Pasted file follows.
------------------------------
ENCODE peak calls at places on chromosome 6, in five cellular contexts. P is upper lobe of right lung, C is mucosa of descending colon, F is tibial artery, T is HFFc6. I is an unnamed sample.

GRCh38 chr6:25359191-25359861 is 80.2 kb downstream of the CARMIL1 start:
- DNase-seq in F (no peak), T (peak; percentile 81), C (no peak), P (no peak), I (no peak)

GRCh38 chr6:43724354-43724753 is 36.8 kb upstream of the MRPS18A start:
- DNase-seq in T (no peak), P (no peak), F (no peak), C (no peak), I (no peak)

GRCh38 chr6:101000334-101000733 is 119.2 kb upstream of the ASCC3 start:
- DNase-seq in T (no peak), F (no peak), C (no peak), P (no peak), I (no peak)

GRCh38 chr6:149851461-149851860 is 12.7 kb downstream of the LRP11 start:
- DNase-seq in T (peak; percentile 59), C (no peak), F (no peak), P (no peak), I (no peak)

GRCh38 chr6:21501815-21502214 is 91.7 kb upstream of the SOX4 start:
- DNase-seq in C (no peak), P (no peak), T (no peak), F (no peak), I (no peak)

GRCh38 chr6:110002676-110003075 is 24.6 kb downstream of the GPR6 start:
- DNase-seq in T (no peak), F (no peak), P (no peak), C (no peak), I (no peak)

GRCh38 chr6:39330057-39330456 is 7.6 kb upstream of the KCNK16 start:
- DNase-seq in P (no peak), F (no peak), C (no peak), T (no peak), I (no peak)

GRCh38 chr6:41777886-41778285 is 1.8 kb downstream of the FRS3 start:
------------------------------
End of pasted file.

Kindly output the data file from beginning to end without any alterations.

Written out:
ENCODE peak calls at places on chromosome 6, in five cellular contexts. P is upper lobe of right lung, C is mucosa of descending colon, F is tibial artery, T is HFFc6. I is an unnamed sample.

GRCh38 chr6:25359191-25359861 is 80.2 kb downstream of the CARMIL1 start:
- DNase-seq in F (no peak), T (peak; percentile 81), C (no peak), P (no peak), I (no peak)

GRCh38 chr6:43724354-43724753 is 36.8 kb upstream of the MRPS18A start:
- DNase-seq in T (no peak), P (no peak), F (no peak), C (no peak), I (no peak)

GRCh38 chr6:101000334-101000733 is 119.2 kb upstream of the ASCC3 start:
- DNase-seq in T (no peak), F (no peak), C (no peak), P (no peak), I (no peak)

GRCh38 chr6:149851461-149851860 is 12.7 kb downstream of the LRP11 start:
- DNase-seq in T (peak; percentile 59), C (no peak), F (no peak), P (no peak), I (no peak)

GRCh38 chr6:21501815-21502214 is 91.7 kb upstream of the SOX4 start:
- DNase-seq in C (no peak), P (no peak), T (no peak), F (no peak), I (no peak)

GRCh38 chr6:110002676-110003075 is 24.6 kb downstream of the GPR6 start:
- DNase-seq in T (no peak), F (no peak), P (no peak), C (no peak), I (no peak)

GRCh38 chr6:39330057-39330456 is 7.6 kb upstream of the KCNK16 start:
- DNase-seq in P (no peak), F (no peak), C (no peak), T (no peak), I (no peak)

GRCh38 chr6:41777886-41778285 is 1.8 kb downstream of the FRS3 start: